Though he died 31 years ago, Doc Pomus is back on the radar. Bob Dylan’s new book, The Philosophy of Modern Song, is dedicated to Pomus. One of the longest chapters in Peter Guralnick’s excellent recent book, Looking To Get Lost, is devoted to the songwriter. In recent years, Pomus’s most famous song, “Save the Last Dance for Me,” has been recorded by country superstar Eric Church and jazz guitarist Bill Frisell. The past dozen years have seen Pomus’s songs recorded by Lake Street Dive, Diana Krall, Mick Hucknall, Aaron Neville and Chris Isaak.
Much of the Pomus legend rests on his reputation as a master raconteur. In the final decade of his life, he was often found at a back table in a Manhattan nightclub, holding court with his colorful tales of encounters with John Lennon, Lou Reed, Colonel Tom Parker and Jerry Wexler and his profane opinions on modern rock ’n’ roll. He was a charismatic figure, no doubt, but what he should really be remembered for are his lyrics.
Like so many musical wordsmiths of his generation, he was a child of the Great Depression who found the best mirror for the situation to be the African-American blues, an art form that was as underappreciated as it was overachieving. Here was a literature that placed a premium on both musicality and economy in language. It was a form of verse that acknowledged the fundamental difficulty and unfairness of life but asserted that it was possible to survive—maybe even find laughter and love.
Pomus served a long apprenticeship on this circuit, writing songs for his own singles recorded for nearly every small blues label in New York. The general public didn’t pay much attention, but other performers and songwriters appreciated what he was doing. Ray Charles, LaVern Baker, Jimmy Witherspoon and Big Joe Turner all recorded some of the youngster’s tunes.
He had mastered the form, but he needed to make more money. What if he tried his hand at this new fad called rock ’n’ roll? Could you blend the clear-eyed realism of an adult music like the blues with the rosy-eyed romanticism of teenage pop? This wasn’t an easy problem to solve, but Pomus’s ability to do so is what makes him one of the great wordsmiths of rock ’n’ roll’s first generation.
Pomus often told the story of how he wrote 1959’s “Teenager in Love,” which became the signature song for Dion & the Belmonts. “It was originally going to be ‘(It’s Great To Be) Young and in Love.,’” he told journalist Pat Hackett in 1986. “But then I got the concept that it was actually tough to be young and in love. I was starting to get that whole feeling toward young people’s misery and love. So I changed it to ‘(Why Must I Be a) Teenager in Love?’”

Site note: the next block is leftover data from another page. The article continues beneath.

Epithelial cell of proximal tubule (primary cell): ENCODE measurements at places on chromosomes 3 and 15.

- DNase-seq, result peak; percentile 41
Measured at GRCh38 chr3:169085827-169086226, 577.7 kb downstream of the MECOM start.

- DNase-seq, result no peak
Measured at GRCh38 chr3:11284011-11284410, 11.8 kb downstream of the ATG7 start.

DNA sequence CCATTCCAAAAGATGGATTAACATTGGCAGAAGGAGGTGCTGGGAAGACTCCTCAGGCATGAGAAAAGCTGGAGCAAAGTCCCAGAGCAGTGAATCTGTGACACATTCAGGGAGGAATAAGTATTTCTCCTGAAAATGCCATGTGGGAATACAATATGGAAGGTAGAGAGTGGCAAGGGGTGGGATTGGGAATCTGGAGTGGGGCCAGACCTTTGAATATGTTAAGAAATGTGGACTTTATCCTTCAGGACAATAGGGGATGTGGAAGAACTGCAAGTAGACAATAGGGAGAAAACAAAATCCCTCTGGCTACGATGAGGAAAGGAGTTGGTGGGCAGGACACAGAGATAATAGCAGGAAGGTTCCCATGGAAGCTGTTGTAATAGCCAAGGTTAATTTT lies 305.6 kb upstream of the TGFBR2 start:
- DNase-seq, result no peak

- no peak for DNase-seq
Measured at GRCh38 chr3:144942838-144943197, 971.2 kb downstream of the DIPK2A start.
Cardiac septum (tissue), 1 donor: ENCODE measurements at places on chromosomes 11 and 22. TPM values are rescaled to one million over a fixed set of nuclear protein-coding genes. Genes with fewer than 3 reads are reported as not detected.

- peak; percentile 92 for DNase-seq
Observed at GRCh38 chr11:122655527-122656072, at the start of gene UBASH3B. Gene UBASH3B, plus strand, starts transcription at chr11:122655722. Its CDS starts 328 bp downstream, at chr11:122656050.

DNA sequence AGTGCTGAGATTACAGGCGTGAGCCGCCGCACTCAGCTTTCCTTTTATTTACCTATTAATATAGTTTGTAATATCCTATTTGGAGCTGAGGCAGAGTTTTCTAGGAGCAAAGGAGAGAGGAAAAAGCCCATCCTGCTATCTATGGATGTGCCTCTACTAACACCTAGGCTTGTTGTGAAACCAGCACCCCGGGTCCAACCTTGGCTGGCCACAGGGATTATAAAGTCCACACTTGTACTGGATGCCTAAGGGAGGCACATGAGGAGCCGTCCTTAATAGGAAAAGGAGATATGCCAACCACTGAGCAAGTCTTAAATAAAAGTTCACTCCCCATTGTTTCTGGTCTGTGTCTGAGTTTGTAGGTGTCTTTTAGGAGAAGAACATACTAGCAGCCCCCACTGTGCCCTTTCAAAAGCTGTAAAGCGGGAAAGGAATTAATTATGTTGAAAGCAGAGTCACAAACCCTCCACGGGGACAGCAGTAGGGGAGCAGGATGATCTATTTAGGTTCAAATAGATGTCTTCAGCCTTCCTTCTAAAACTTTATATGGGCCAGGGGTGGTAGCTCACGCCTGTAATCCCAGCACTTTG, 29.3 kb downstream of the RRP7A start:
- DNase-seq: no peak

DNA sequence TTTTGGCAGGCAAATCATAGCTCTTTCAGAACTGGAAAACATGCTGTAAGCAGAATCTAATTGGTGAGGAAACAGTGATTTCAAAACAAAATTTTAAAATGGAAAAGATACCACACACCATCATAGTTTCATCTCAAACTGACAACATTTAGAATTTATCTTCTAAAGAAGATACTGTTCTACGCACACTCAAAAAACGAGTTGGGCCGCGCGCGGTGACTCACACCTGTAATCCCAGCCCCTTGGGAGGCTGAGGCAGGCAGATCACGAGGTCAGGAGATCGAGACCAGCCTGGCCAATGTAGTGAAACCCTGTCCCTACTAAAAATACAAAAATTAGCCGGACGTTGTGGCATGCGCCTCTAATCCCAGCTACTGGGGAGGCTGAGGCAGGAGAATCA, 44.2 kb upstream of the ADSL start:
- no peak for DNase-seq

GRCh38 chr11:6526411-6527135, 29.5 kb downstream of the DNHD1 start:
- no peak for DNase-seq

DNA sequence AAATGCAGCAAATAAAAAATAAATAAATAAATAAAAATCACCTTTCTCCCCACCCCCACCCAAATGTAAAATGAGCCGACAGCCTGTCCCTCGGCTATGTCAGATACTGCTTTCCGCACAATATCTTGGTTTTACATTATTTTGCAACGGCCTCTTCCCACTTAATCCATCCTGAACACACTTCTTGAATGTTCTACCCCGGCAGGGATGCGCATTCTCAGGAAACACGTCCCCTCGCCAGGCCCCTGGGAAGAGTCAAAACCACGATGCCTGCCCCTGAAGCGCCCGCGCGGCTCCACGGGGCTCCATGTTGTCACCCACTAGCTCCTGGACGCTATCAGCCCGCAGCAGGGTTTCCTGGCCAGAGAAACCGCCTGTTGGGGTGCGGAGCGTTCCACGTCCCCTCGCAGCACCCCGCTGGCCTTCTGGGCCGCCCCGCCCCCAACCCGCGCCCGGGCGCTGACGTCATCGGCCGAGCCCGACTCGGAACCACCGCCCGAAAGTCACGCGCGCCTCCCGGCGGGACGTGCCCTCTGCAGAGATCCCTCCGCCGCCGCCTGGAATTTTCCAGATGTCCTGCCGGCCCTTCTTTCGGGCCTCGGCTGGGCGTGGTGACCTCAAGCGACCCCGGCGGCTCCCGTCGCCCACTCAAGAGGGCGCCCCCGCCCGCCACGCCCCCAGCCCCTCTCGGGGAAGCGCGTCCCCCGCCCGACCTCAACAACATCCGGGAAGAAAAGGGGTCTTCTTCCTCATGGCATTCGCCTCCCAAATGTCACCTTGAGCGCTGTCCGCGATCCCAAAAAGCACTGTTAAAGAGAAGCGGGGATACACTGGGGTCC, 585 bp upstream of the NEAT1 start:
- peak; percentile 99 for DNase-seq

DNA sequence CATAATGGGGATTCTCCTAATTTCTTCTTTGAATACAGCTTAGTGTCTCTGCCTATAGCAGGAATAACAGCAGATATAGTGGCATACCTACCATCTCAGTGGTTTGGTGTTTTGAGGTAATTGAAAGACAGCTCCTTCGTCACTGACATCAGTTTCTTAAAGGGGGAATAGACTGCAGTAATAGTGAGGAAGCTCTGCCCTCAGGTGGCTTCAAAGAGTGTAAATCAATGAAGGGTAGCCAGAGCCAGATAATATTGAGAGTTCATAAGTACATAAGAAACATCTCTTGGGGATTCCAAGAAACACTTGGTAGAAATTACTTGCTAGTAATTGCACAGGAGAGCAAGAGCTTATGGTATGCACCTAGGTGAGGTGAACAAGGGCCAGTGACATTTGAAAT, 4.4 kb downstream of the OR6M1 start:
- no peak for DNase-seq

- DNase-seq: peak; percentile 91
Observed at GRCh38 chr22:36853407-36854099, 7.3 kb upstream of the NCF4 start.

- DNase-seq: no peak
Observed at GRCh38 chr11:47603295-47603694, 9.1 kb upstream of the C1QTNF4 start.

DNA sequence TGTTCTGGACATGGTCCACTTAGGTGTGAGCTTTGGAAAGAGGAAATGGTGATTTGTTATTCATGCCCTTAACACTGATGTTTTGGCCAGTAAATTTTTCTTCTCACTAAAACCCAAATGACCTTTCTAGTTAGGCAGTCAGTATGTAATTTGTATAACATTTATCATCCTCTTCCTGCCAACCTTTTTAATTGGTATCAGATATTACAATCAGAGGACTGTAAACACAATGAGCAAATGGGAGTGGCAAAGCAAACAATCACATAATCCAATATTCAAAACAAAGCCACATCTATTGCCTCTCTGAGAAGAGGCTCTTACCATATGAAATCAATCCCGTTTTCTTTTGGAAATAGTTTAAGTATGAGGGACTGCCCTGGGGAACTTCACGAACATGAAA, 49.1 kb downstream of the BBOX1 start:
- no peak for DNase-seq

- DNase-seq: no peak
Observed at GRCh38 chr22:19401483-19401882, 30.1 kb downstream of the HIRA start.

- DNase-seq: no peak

That was his secret: He wrote the teenage blues. He wrote about adolescence not as most people wanted to imagine it but as it actually was. As Dion DiMucci sang, “One day I feel so happy; next day I feel so sad…. Every night I ask the stars up above: Why must I be a teenager in love?” The music behind the words merely amplified this paradox of ecstasy and despair.
In the liner notes for a compilation of his earliest songs, It’s Great To Be Young and in Love, Pomus credited Frankie Lymon’s “Why Do Fools Fall in Love” for the concept of teenage blues. But Pomus and his songwriting partner Mort Shuman took it a step further, creating mini-radio dramas in the mode of Jerry Leiber and Mike Stoller. But while the later duo leaned into the comedy of satirizing those radio shows, Pomus and Shuman found a middle ground between anguish and humor.
Pomus’s evolution into storytelling is obvious on 1960’s “Save the Last Dance for Me.” The title line in the chorus seems to be a pledge of romantic loyalty, but the verses tell a different story. “You can dance every dance with the guy who gave you the eye,” sings the Drifters’ Ben E. King, “let him hold you tight.” It’s a blues about tolerating small amounts of disloyalty as long as the ultimate loyalty remains. It’s a recognition of emotional trade-offs that often occur in the blues but seldom in teenage pop. “Don’t forget who’s taking you home,” King sings in the chorus, “and in whose arms you’re gonna be.”
The push-and-pull Cuban rhythm that Shuman engineered for the song reinforced the romantic sentiment of the chorus, leaving it to the catch in King’s vocal to reveal the anxiety of the verses. Alex Halberstadt, who wrote the fine biography, Lonely Avenue: The Unlikely Life & Times of Doc Pomus, in 2007, reveals that Pomus wrote the lyrics when a wedding invitation reminded him of his own wedding, when he had to watch his new bride dance with everyone but himself. But the finished song transcended any specific incident to speak to anyone juggling trust and doubt about a lover.
“One of the problems with the singer/songwriter,” he told Guralnick, “is that he writes songs according to the way he sings. So, often those songs are not going to be recorded by anyone else; they just don’t have a life. Now, you take a song like ‘Save the Last Dance for Me,’ or any of the Latin songs that Mort and I wrote together, I was trying to get the lyrics to sound like a translation,… to bring the thing back to some elemental point.”